Monday, May 7, 2007

"Colugo: the Flying Lemur of South-east Asia" by Norman Lim (2007)

Colugo: the Flying Lemur of South-east Asia. Norman Lim. Draco Publishing & Distribution Pte Ltd and the National University of Singapore, Singapore. 78 pp. ISBN 981-05-6454-6

Ten years ago, while writing a review of frugivory and seed dispersal, I did a comprehensive search of the literature for information on the diet of the Sunda Colugo (Galeopterus variegatus). Bill Wischusen’s PhD study of the Philippine colugo (Cynocephalus volans) had shown that this species was largely folivorous, but almost nothing seemed to be known about the ecology of the Sunda species. This was a surprise since colugos are neither rare nor difficult to see, and every field naturalist in the region has a favourite colugo story. Mine is seeing one gliding between street trees while eating dinner at a roadside restaurant in Penang. A partial excuse for this ignorance is the apparent impossibility of keeping them alive in captivity, but I suspect the primary reason is that they cannot be studied by any of the standard techniques developed for primates, bats or ground-dwelling mammals.

Now Norman Lim has now provided the science of Dermopterology – the study of colugos – with its first book. Almost everything known about colugos up to 2005 is in here, from distribution and morphology to diet, behaviour and reproduction. The highly readable text is illustrated on almost every page by stunning photographs, as well as maps, diagrams and tables. Of particular value, is the way that the author has brought together observations from many other naturalists to flesh out his own studies in Singapore. Much of the information on the Sunda Colugo is previously unpublished, so this book will be the primary source for mammalogists interested in this species. The final chapter makes a plea for conservation – perhaps unnecessary for this relatively resilient species? – and also makes some sensible suggestions for studies that are needed to fill in gaps in our knowledge. The need for further taxonomic studies is particularly urgent, for while colugos are still common in the region as a whole, it is possible that unrecognized cryptic species are under threat, on islands or in continental Southeast Asia. Diet, social organization and life history are other obvious gaps.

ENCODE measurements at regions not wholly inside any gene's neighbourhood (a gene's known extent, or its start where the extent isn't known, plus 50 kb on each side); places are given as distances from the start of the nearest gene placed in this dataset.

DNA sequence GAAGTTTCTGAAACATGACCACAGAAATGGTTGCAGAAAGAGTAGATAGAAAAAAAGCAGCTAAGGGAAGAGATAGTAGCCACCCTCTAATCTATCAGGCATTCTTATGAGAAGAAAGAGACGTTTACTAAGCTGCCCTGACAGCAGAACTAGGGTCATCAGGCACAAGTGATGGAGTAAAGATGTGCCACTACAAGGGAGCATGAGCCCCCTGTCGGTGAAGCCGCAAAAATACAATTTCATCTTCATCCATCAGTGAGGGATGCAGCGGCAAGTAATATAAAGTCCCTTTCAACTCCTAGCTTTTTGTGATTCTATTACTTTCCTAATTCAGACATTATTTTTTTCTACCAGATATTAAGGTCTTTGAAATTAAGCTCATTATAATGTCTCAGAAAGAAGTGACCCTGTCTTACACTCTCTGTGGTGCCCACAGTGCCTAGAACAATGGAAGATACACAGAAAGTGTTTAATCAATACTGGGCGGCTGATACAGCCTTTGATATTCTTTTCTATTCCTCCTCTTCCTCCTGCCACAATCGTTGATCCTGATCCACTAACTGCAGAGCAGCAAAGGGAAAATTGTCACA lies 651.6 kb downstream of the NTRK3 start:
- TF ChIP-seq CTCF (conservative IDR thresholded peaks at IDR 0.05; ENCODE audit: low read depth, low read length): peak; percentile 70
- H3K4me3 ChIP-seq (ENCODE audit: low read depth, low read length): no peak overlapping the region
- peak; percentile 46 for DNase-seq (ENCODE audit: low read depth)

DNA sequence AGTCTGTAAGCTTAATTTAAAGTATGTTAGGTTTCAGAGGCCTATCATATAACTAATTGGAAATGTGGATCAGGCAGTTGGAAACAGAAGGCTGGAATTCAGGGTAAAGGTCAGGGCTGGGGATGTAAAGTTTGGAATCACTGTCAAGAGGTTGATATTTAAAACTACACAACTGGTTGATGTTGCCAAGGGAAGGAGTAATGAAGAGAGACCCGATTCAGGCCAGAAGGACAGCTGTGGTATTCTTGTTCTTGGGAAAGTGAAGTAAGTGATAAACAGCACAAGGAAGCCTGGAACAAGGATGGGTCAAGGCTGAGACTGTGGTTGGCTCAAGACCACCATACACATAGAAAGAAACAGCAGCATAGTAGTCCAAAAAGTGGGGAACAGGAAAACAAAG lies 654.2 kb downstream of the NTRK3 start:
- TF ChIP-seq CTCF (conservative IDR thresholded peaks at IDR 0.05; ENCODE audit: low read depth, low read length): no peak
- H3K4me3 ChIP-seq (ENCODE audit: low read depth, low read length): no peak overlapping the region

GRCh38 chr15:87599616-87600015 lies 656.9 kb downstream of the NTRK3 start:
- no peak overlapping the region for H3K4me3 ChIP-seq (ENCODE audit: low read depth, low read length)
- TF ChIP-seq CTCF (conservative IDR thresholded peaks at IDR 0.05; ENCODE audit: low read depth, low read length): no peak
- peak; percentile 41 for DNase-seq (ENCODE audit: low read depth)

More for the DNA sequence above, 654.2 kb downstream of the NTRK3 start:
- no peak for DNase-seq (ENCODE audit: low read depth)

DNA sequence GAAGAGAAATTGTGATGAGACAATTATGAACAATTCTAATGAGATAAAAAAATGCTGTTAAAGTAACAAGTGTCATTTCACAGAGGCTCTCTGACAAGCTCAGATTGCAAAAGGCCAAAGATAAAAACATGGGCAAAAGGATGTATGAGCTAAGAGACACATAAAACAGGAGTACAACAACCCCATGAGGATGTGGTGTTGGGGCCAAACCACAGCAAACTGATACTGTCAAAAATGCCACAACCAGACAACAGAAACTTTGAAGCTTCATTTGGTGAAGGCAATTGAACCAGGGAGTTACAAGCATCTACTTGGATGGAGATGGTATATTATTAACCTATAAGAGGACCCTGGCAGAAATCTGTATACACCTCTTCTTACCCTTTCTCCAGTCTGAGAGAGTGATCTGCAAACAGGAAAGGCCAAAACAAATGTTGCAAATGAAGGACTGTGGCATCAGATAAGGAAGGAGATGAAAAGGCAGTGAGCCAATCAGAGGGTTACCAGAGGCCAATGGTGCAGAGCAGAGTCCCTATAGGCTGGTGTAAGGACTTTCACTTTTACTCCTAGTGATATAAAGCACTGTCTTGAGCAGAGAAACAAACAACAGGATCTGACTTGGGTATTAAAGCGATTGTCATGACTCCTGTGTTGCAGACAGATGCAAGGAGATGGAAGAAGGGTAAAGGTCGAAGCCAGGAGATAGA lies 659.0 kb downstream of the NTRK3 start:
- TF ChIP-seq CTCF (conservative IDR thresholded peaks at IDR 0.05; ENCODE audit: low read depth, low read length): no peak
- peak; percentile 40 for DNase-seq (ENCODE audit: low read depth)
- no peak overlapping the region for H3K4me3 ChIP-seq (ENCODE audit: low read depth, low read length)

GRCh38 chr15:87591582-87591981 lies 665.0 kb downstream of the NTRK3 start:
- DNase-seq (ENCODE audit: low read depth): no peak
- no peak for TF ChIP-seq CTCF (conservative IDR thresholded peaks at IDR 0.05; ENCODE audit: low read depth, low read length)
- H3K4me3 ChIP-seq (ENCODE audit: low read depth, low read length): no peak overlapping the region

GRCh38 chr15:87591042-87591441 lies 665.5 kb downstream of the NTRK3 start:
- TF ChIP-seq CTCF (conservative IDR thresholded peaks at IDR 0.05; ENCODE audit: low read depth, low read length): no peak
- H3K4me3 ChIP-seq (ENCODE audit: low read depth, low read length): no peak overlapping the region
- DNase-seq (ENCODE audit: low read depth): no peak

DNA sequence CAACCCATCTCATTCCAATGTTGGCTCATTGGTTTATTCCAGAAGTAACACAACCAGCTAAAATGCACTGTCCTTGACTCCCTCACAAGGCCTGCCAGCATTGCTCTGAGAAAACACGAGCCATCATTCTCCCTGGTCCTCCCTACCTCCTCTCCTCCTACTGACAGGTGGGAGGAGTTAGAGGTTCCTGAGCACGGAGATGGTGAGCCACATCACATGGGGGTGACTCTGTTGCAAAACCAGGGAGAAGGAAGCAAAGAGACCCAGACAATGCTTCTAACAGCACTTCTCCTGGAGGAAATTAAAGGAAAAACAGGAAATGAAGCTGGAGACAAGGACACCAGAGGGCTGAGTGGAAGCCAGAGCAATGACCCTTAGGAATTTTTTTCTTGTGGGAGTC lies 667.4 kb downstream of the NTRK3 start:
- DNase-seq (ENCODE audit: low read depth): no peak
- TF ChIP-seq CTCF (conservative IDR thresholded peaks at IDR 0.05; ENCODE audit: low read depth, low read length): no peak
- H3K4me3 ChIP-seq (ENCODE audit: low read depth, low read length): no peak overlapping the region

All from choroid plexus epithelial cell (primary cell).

The 2005 cut-off in the literature sources was rather unlucky, since several relevant papers have been published since. These include new fossil evidence from Thailand, Myanmar and Pakistan, which shows both the great antiquity of the colugos in Asia and that their present distribution is a relict from a more widespread past (Marivaux et al., 2006). The fossil,
molecular and morphological evidence now all agree in grouping the colugos with the tree-shrews in the aptly named Sundatheria (“Sunda animals”), which is, in turn, the sister group of the primates. We can only hope that this new understanding of colugo relationships will inspire more researchers to work on this interesting group. There is no better place to start than with this beautifully produced book.

Marivaux, L., L. Bocat, Y. Chaimanee, J. J. Jaeger, B. Marandat, P. Srisuk, P. Tafforeau, C. Yamee & J. L. Welcomme, 2006. Cynocephalid dermopterans from the Palaeogene of South Asia (Thailand, Myanmar and Pakistan): systematic, evolutionary and palaeobiogeographic implications. Zoologica Scripta, 35: 395-420.

Richard T. Corlett
Department of Ecology & Biodiversity,
University of Hong Kong,
Pokfulam Road,
Hong Kong SAR, P. R. China

First published in The Raffles Bulletin of Zoology Vol 55(1): 222 on 28 Feb 2007.